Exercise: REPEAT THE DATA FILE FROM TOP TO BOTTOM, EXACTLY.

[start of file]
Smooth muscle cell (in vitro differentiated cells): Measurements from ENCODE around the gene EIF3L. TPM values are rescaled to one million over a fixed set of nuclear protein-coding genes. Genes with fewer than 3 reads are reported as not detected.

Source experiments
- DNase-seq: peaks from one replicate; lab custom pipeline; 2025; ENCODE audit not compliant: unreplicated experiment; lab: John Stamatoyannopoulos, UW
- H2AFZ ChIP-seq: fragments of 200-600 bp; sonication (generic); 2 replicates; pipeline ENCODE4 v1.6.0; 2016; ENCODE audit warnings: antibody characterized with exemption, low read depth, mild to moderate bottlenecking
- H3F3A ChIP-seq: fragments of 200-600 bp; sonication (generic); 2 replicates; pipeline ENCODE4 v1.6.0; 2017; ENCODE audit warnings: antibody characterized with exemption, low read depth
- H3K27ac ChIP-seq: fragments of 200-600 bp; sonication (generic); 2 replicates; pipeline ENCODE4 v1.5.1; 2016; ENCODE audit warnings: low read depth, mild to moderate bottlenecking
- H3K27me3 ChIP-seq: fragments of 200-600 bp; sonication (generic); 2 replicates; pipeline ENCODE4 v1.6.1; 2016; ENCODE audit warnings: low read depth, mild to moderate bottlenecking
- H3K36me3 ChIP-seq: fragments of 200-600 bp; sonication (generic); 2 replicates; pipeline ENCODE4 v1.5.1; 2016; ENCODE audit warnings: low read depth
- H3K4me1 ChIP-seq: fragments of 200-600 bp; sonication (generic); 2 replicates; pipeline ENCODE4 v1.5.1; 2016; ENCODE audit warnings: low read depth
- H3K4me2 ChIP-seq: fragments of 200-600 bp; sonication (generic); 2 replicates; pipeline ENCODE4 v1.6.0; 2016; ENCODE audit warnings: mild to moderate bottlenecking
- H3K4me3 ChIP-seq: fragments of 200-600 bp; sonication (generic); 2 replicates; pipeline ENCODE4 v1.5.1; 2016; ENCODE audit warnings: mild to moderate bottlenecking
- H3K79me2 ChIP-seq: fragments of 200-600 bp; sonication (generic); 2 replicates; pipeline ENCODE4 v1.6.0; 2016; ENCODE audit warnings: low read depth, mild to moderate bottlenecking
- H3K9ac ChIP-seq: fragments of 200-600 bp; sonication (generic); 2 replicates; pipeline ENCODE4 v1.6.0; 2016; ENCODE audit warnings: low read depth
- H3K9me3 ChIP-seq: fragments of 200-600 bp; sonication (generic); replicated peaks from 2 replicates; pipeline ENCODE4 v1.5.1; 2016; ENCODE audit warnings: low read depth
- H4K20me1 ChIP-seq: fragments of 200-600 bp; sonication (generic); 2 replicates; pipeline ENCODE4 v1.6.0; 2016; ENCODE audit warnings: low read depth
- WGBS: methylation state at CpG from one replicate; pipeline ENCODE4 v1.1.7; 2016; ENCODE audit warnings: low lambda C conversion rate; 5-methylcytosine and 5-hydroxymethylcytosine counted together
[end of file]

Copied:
Smooth muscle cell (in vitro differentiated cells): Measurements from ENCODE around the gene EIF3L. TPM values are rescaled to one million over a fixed set of nuclear protein-coding genes. Genes with fewer than 3 reads are reported as not detected.

Source experiments
- DNase-seq: peaks from one replicate; lab custom pipeline; 2025; ENCODE audit not compliant: unreplicated experiment; lab: John Stamatoyannopoulos, UW
- H2AFZ ChIP-seq: fragments of 200-600 bp; sonication (generic); 2 replicates; pipeline ENCODE4 v1.6.0; 2016; ENCODE audit warnings: antibody characterized with exemption, low read depth, mild to moderate bottlenecking
- H3F3A ChIP-seq: fragments of 200-600 bp; sonication (generic); 2 replicates; pipeline ENCODE4 v1.6.0; 2017; ENCODE audit warnings: antibody characterized with exemption, low read depth
- H3K27ac ChIP-seq: fragments of 200-600 bp; sonication (generic); 2 replicates; pipeline ENCODE4 v1.5.1; 2016; ENCODE audit warnings: low read depth, mild to moderate bottlenecking
- H3K27me3 ChIP-seq: fragments of 200-600 bp; sonication (generic); 2 replicates; pipeline ENCODE4 v1.6.1; 2016; ENCODE audit warnings: low read depth, mild to moderate bottlenecking
- H3K36me3 ChIP-seq: fragments of 200-600 bp; sonication (generic); 2 replicates; pipeline ENCODE4 v1.5.1; 2016; ENCODE audit warnings: low read depth
- H3K4me1 ChIP-seq: fragments of 200-600 bp; sonication (generic); 2 replicates; pipeline ENCODE4 v1.5.1; 2016; ENCODE audit warnings: low read depth
- H3K4me2 ChIP-seq: fragments of 200-600 bp; sonication (generic); 2 replicates; pipeline ENCODE4 v1.6.0; 2016; ENCODE audit warnings: mild to moderate bottlenecking
- H3K4me3 ChIP-seq: fragments of 200-600 bp; sonication (generic); 2 replicates; pipeline ENCODE4 v1.5.1; 2016; ENCODE audit warnings: mild to moderate bottlenecking
- H3K79me2 ChIP-seq: fragments of 200-600 bp; sonication (generic); 2 replicates; pipeline ENCODE4 v1.6.0; 2016; ENCODE audit warnings: low read depth, mild to moderate bottlenecking
- H3K9ac ChIP-seq: fragments of 200-600 bp; sonication (generic); 2 replicates; pipeline ENCODE4 v1.6.0; 2016; ENCODE audit warnings: low read depth
- H3K9me3 ChIP-seq: fragments of 200-600 bp; sonication (generic); replicated peaks from 2 replicates; pipeline ENCODE4 v1.5.1; 2016; ENCODE audit warnings: low read depth
- H4K20me1 ChIP-seq: fragments of 200-600 bp; sonication (generic); 2 replicates; pipeline ENCODE4 v1.6.0; 2016; ENCODE audit warnings: low read depth
- WGBS: methylation state at CpG from one replicate; pipeline ENCODE4 v1.1.7; 2016; ENCODE audit warnings: low lambda C conversion rate; 5-methylcytosine and 5-hydroxymethylcytosine counted together